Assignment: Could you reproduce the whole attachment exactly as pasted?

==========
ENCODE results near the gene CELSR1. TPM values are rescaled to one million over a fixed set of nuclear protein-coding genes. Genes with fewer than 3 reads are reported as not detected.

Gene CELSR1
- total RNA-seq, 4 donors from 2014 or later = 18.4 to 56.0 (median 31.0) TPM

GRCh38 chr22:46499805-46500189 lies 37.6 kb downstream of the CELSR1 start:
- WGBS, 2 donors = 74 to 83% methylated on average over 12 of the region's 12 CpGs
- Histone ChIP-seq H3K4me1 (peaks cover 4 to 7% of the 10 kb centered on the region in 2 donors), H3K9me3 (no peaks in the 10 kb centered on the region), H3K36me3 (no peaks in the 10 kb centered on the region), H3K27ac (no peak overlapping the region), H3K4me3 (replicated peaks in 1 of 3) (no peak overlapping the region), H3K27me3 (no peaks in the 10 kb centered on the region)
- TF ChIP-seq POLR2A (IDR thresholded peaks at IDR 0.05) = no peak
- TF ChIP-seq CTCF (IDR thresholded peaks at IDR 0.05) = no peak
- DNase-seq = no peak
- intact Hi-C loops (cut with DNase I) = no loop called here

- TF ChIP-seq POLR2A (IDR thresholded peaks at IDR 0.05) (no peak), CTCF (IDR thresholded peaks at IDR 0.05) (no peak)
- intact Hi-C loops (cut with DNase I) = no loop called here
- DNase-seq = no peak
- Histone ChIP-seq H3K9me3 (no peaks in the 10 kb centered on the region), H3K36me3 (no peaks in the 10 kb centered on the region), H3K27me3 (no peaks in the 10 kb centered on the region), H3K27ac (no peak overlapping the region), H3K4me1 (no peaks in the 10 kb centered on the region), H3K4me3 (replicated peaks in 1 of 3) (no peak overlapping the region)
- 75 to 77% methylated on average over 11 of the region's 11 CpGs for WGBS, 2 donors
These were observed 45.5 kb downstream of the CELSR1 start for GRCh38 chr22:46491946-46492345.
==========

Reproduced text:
ENCODE results near the gene CELSR1. TPM values are rescaled to one million over a fixed set of nuclear protein-coding genes. Genes with fewer than 3 reads are reported as not detected.

Gene CELSR1
- total RNA-seq, 4 donors from 2014 or later = 18.4 to 56.0 (median 31.0) TPM

GRCh38 chr22:46499805-46500189 lies 37.6 kb downstream of the CELSR1 start:
- WGBS, 2 donors = 74 to 83% methylated on average over 12 of the region's 12 CpGs
- Histone ChIP-seq H3K4me1 (peaks cover 4 to 7% of the 10 kb centered on the region in 2 donors), H3K9me3 (no peaks in the 10 kb centered on the region), H3K36me3 (no peaks in the 10 kb centered on the region), H3K27ac (no peak overlapping the region), H3K4me3 (replicated peaks in 1 of 3) (no peak overlapping the region), H3K27me3 (no peaks in the 10 kb centered on the region)
- TF ChIP-seq POLR2A (IDR thresholded peaks at IDR 0.05) = no peak
- TF ChIP-seq CTCF (IDR thresholded peaks at IDR 0.05) = no peak
- DNase-seq = no peak
- intact Hi-C loops (cut with DNase I) = no loop called here

- TF ChIP-seq POLR2A (IDR thresholded peaks at IDR 0.05) (no peak), CTCF (IDR thresholded peaks at IDR 0.05) (no peak)
- intact Hi-C loops (cut with DNase I) = no loop called here
- DNase-seq = no peak
- Histone ChIP-seq H3K9me3 (no peaks in the 10 kb centered on the region), H3K36me3 (no peaks in the 10 kb centered on the region), H3K27me3 (no peaks in the 10 kb centered on the region), H3K27ac (no peak overlapping the region), H3K4me1 (no peaks in the 10 kb centered on the region), H3K4me3 (replicated peaks in 1 of 3) (no peak overlapping the region)
- 75 to 77% methylated on average over 11 of the region's 11 CpGs for WGBS, 2 donors
These were observed 45.5 kb downstream of the CELSR1 start for GRCh38 chr22:46491946-46492345.